Discuss dramatic irony in Twelfth Night and Othello.[Your question has been edited to narrow the scope of its topic. Please post another question for more on irony and/or satire in these plays.]...
Discuss dramatic irony in Twelfth Night and Othello.
[Your question has been edited to narrow the scope of its topic. Please post another question for more on irony and/or satire in these plays.]
One of the most effective sorts of irony to find in a play is dramatic irony, since this involves the audience directly. As Enotes puts it, dramatic irony is:
the device of giving the spectator an item of information that at least one of the characters in the narrative is unaware of (at least consciously), thus placing the spectator a step ahead of at least one of the characters.
Deception often plays a crucial role in establishing dramatic irony, and in both Twelfth Night and Othello, it is key. In Othello, most of the dramatic irony (if not all) is a collusion between Iago and the audience, an irony that results in the most tragic of conclusions. In Twelfth Night, the dramatic irony is a result of Viola's appearance in Act I, scene iv as Cesario, a disguise she wears to the very last scene of the play. This dramatic irony is the crux of a great deal of comic mix-up.
In Othello, the events surrounding a lowly, but significant prop -- the handkerchief -- provide lots of dramatic irony. Shakespeare demonstrates his mettle as a dramatist here by creating key events of dramatic irony and suspense around a tangible item that the audience can see. From the moment that the handkerchief is dropped by Desdemona in Act III, scene iii and picked up by Emilia (Iago's wife), it begins a journey of deception that takes it from Emilia to Iago to Cassio to his mistress Bianca and back to Cassio again. Conspicuously, Desdemona is caught "red-handed" without the handkerchief by Othello and commits the only falsehood spoken by her in the play (it proves to be her complete undoing) when Othello asks her directly if she has lost it, she replies, "I say it is not lost." This small and humble hand prop provides tons of dramatic irony as the audience watches it passed from hand to hand, and is the key element in the play that seals Desdemona's fate at Othello's hands.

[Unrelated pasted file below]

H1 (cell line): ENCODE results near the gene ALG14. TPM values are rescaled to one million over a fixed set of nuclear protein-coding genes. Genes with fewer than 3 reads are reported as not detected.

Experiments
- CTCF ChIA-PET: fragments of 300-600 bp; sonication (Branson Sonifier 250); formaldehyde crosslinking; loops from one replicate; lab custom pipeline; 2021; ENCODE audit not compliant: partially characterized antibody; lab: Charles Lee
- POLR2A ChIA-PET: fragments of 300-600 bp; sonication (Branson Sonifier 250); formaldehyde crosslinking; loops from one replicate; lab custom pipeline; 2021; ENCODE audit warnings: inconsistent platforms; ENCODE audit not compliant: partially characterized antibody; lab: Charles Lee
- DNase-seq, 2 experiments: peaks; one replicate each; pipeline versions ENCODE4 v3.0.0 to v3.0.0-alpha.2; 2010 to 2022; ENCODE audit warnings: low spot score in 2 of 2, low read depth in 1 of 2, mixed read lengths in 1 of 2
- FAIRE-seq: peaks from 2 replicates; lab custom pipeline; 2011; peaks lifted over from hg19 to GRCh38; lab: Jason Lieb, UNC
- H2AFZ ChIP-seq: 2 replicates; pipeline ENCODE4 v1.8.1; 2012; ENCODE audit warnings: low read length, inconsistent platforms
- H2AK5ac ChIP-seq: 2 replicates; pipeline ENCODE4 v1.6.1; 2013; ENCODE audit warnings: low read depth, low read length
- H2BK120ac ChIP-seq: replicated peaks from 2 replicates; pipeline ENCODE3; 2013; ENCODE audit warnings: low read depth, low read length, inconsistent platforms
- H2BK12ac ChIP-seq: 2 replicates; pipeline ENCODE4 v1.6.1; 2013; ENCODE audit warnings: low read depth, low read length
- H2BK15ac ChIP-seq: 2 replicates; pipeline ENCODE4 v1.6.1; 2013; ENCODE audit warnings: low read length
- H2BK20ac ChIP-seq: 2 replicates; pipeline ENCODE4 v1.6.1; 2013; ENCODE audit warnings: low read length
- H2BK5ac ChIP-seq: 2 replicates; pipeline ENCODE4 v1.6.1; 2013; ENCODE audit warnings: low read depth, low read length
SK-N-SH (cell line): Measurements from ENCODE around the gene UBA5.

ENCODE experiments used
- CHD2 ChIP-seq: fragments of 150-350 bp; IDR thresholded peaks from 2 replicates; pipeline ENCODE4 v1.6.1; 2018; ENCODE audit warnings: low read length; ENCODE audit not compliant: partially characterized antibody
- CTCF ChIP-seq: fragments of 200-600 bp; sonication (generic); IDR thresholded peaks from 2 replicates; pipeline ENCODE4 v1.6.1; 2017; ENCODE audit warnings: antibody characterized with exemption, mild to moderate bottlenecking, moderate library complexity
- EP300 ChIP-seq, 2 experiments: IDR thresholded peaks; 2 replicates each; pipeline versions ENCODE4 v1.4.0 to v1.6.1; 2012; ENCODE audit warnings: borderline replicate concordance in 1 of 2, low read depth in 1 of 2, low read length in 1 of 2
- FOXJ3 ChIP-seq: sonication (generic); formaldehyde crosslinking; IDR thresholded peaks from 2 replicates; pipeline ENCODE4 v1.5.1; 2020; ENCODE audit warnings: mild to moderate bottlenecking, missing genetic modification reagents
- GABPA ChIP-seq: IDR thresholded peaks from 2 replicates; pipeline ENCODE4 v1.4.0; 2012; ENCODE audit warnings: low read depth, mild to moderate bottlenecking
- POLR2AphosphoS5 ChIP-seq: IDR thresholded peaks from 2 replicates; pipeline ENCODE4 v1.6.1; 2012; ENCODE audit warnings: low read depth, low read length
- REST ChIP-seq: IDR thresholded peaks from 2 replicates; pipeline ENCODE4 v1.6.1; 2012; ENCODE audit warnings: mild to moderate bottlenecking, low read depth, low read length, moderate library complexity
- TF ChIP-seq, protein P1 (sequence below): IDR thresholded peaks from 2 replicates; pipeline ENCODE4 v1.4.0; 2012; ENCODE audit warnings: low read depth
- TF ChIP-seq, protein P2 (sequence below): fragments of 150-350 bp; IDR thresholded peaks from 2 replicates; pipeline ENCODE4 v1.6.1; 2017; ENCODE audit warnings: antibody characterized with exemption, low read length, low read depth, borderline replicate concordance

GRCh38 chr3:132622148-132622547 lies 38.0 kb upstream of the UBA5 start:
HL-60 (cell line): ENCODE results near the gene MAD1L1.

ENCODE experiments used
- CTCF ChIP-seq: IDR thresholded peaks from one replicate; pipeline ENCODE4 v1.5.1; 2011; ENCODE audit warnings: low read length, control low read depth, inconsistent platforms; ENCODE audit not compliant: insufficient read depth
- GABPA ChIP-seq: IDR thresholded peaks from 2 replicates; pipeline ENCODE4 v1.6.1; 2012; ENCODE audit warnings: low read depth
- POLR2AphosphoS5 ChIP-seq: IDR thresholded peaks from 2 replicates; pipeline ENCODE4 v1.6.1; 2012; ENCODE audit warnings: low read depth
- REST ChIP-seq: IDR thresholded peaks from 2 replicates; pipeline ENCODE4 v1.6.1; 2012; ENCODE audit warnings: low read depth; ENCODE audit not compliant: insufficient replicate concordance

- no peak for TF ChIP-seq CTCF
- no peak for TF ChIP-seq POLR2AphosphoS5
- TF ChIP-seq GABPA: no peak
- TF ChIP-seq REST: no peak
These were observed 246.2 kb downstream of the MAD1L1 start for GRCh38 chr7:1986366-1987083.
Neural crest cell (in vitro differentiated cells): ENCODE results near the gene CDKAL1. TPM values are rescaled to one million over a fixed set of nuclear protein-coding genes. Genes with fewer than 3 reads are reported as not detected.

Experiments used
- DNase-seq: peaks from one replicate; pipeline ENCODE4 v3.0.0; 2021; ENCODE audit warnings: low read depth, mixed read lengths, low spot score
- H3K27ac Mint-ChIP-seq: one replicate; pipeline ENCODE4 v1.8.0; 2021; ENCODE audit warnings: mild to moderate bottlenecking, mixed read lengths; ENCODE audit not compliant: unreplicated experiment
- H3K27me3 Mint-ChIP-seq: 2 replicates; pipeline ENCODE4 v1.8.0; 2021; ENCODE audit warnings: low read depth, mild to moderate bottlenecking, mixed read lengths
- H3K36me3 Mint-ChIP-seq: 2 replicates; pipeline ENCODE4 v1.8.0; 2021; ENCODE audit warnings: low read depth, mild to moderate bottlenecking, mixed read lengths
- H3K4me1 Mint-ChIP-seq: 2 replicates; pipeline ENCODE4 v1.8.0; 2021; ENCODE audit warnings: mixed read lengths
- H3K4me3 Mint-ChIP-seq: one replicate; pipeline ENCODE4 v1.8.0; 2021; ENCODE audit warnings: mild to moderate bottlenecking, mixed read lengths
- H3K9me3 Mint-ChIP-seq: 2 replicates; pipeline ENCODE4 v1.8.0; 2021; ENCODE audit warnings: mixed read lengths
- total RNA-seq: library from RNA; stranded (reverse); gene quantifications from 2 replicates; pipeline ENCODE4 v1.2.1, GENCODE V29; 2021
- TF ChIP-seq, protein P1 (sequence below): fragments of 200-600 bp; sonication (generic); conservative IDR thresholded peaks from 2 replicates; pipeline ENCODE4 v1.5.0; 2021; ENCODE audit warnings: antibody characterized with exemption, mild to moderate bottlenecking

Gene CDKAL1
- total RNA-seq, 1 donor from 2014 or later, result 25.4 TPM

In Twelfth Night, it isn't a prop that provides the most significant dramatic irony, but another very theatrical device -- a costume. Viola decides in Act I, scene i to enter the world of Illyria dressed in her twin brother Sebastian's clothes, and she spends the balance of the play disguised as Cesario. The complications and dramatic irony that ensues from this are mostly to comic effect: Olivia's infatuation with Viola/Cesario, the duel that Viola must attempt to fight against Andrew, and, of course, all the mix-ups that occur once Sebastian arrives on the scene. However, Shakespeare manages to add poignancy to this ironic set-up, and this is most in evidence in the scenes between Viola (Cesario) and Orsino. Viola has fallen in love with the Duke, and her double-edged comments to him about love reveal and bittersweet perspective on love and longing. In Act II, scene iv, she has a poignant moment in which she reveals to Orsino what she knows of a woman's love by describing to the Duke a "daughter" of "father" who "lov'd a man" but "never told her love."
So, in Twelfth Night, not only does Shakespeare provide dramatic irony to boost the comic effect, he is able to utilize the dramatic irony of Viola's disguise to create and sweet and tender moments of revelation of feeling. While the dramatic irony in Othello leads to tragic consequences, in Twelfth Night, it builds much of the comic mistaken identity and also reveals to the audience the true nature of Viola's love.